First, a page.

Adapting to Abundance: Jewish Immigrants, Mass Consumption, and the Search for American Identity

Front Cover
Columbia University Press, 1992 - History - 276 pages
1 Review

Between 1880 and 1914, Eastern European Jewish immigrants in New York's Lower East Side defined themselves as American not only by their occupations or education but by their spending practices as well. Jewish immigrants assimilated into American culture through the purchase of fashions, material goods, and resort vacations, combined with Jewish social and religious traditions to create a unique and innovative American identity.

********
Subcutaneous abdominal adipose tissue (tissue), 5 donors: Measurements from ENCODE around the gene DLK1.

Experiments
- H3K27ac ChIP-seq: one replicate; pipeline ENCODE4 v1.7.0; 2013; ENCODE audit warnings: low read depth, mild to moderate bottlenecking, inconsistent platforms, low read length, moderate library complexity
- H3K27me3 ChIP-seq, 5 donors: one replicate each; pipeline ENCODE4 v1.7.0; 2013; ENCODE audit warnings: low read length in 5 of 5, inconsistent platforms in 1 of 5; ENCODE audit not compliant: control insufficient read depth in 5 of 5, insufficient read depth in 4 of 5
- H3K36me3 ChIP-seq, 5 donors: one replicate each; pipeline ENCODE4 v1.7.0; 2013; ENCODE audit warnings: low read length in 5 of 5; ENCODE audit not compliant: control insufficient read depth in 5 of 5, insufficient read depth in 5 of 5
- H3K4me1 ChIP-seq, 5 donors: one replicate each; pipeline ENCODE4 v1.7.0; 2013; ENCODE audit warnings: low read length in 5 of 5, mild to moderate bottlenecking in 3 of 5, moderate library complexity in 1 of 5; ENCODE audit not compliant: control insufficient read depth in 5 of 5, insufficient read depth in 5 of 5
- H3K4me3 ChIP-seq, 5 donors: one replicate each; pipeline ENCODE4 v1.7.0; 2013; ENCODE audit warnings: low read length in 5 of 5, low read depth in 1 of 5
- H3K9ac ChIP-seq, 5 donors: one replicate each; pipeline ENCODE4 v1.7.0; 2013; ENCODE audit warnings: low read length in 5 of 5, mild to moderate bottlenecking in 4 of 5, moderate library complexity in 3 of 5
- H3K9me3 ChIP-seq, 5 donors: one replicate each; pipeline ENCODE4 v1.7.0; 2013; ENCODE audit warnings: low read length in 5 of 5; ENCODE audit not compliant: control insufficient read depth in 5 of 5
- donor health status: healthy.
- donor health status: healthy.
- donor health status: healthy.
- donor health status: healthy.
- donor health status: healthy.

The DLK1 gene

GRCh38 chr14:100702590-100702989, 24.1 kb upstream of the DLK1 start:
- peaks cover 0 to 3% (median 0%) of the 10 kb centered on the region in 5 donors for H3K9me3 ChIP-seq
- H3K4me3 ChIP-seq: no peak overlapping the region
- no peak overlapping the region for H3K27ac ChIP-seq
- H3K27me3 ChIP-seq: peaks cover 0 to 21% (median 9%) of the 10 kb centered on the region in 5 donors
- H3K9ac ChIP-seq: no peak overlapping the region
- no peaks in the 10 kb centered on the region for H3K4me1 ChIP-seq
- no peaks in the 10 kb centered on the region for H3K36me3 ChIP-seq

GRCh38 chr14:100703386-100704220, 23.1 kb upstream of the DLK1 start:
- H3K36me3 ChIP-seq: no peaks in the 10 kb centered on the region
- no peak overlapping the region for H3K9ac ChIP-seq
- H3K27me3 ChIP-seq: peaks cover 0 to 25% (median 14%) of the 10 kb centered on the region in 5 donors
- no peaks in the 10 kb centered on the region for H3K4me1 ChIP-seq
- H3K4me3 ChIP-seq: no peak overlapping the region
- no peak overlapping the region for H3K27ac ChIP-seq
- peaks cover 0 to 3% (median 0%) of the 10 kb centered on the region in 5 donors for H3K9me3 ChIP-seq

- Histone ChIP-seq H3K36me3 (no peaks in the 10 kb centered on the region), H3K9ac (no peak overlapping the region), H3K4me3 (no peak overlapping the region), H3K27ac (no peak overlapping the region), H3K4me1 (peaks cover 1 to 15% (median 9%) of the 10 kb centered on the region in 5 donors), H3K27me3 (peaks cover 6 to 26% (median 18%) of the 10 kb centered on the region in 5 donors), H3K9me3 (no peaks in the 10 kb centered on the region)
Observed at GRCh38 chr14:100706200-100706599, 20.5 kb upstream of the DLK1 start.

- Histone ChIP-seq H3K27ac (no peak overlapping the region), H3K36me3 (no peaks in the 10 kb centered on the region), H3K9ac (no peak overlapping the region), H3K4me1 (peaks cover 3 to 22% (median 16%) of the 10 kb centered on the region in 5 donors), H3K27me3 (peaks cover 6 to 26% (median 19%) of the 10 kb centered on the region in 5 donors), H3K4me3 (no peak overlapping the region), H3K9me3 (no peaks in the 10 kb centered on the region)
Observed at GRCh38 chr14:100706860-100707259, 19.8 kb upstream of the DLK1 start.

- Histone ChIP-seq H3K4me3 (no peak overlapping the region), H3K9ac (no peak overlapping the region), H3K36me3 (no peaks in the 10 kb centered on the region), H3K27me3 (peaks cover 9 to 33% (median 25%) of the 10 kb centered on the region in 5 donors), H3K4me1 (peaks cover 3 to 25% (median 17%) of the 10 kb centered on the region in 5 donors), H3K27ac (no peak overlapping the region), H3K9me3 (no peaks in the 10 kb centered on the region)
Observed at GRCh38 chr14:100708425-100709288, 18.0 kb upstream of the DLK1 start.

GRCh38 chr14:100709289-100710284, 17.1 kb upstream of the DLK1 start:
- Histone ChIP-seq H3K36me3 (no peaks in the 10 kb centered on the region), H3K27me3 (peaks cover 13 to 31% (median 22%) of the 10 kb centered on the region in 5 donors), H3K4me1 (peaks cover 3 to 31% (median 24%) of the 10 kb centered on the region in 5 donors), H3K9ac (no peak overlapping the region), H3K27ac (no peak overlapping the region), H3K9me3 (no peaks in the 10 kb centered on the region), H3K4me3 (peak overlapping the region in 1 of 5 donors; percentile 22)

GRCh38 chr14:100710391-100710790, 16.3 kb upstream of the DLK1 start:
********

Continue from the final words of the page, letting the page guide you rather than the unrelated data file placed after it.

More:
What people are saying - Write a review

Review: Adapting to Abundance: Jewish Immigrants, Mass Consumption, and the Search for American Identity (Columbia History of Urban Life)

User Review  - Z. Taylor - Goodreads

I liked this book so much. At the time when Heinze wrote it, the idea of evaluating immigrants according to their consumption patterns was revolutionary. He started a whole new trend. If you like ... Read full review

References to this book

All Book Search results »

About the author (1992)

Edward D. berkowitz is professor of history and public policy and public administration at George Washington University. He is the author of eight books and the editor of three collections. During the seventies he served as a staff member of the President's Commission for a National Agenda, helping President Carter plan for a second term that never came to be.

Bibliographic information